We discussed the various common barrel steels, including Mil-Spec 4150 CMV, 4140 & Stainless Steel.

    Barrel Twist Rates & stabilization characteristics

    Gas Operating System Lengths
    Carbine length
    Mid-length
    Rifle Length
    Pistol gas system & .300 Blackout
    Intermediate gas length – Noveske & KAC (not common)

    Gas Port Sizes: Common gas port sizes were covered and their effect on function were discussed for all barrel lengths from 10.5” – 20”

    Bolt Bounce: A short discussion on Bolt Bounce, its causes and symptoms was discussed.

    Holy crap this thing is long! If you’ve hung here in this long, just go take the class! ;-)

    Front Sight Base: Differences between the A2 and F marked FSB was demonstrated via graphic representations and hands on examples

    Barrel Extensions:
    * Rifle extension – standard feedramps
    * M4 Extension – extended “M4” feedramps

    Bolt – Mil-Spec bolts are made from (Carpenter) C158 Steel, a proprietary steel produced by Carpenter Technologies. Original TDP called for chrome treated bolt & carrier. Newer coatings were also covered, including Nickle-Boron, Melonite / Ion Bond, etc. Other specifications for milspec Bolts: HP / MPI tested, Shot peened, Tool steel extractor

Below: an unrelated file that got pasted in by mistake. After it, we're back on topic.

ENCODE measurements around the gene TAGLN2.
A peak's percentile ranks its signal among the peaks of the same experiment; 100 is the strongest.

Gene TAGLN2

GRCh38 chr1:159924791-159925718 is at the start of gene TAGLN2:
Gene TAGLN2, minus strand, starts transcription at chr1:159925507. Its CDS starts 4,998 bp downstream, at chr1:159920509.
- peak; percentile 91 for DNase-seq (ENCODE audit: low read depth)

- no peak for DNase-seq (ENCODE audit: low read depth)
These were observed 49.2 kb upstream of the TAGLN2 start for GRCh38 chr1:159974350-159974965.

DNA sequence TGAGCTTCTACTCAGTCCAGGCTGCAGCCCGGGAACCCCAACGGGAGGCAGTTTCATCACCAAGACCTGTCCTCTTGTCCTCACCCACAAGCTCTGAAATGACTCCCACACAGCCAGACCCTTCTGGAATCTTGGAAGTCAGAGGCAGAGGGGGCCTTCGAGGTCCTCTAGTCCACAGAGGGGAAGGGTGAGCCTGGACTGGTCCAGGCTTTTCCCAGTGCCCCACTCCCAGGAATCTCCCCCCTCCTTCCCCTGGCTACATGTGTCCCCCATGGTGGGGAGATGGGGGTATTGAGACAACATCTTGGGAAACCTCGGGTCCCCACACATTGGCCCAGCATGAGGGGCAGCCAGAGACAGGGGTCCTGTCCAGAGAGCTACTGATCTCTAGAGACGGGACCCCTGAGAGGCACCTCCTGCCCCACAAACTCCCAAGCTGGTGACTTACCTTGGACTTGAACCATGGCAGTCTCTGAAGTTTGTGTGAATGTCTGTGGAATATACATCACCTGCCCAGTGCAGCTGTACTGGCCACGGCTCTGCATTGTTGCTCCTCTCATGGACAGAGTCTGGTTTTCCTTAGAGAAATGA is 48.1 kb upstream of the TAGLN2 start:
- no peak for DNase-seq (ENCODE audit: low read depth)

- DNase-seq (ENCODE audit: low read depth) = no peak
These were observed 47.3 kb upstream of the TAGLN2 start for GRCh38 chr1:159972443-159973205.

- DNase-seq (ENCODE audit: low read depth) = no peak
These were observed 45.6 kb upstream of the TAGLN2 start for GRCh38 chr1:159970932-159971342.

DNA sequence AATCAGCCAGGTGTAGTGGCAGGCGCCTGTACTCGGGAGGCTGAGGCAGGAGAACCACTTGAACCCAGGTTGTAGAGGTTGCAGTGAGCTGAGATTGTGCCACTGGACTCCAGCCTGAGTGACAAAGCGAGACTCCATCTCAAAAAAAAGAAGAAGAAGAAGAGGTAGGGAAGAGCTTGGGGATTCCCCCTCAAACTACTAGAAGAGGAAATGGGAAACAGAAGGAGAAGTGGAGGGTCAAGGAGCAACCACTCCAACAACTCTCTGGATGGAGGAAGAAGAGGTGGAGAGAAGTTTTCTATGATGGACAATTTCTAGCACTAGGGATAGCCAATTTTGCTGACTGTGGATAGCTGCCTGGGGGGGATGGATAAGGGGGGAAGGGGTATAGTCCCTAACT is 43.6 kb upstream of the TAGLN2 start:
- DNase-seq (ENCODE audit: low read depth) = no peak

Bolt Carrier Types: SP1 – Ban Era semi-auto carrier, AR15 “enhanced” – Semi-auto carrier, M16 – Full auto carrier.

    Gas Key: Proper installation of the gas key was covered in detail, including proper specs, staking, correct Grade 8 screws & torque specs. IG stayed pretty busy for about a half hour demonstrating the correct installation of gas keys & the use of a MOACKS tool, repairing at least a half dozen poorly built student carriers.

    Buffers: Buffer sizes and weights compared, including discussion of appropriate applications depending on barrel & gas system length. Included a discussion and comparison of the Vltor A5 system.

    Lower Receiver Extension (Buffer Tube): Noted differences between commercial & milspec RE, including instruction on proper staking methods.

    Cycle of Operation: Troubleshooting discussion.
    F – Feed
    C – Chamber
    L – Lock
    F – Fire
    U – Unlock
    E – Extract
    E – Eject
    C – Cock

    Malfunctions:
    M – Magazine
    E – Extractor
    A – Ammunition
    L – Lubrication is very important
    O – Operator induced malfunctions or “operator headspace”

    Barrel Installation with USGI Barrel Nut - Barrel Nut needs to be installed with 30-80 ft-lbs of torque. Proper technique was demonstrated, including gas tube alignment

    Gas Rings: Demo of removal & install of the gas rings. Included demo of Gas Ring wear test methods.

    Action spring specs & replacement protocols (rifle & carbine)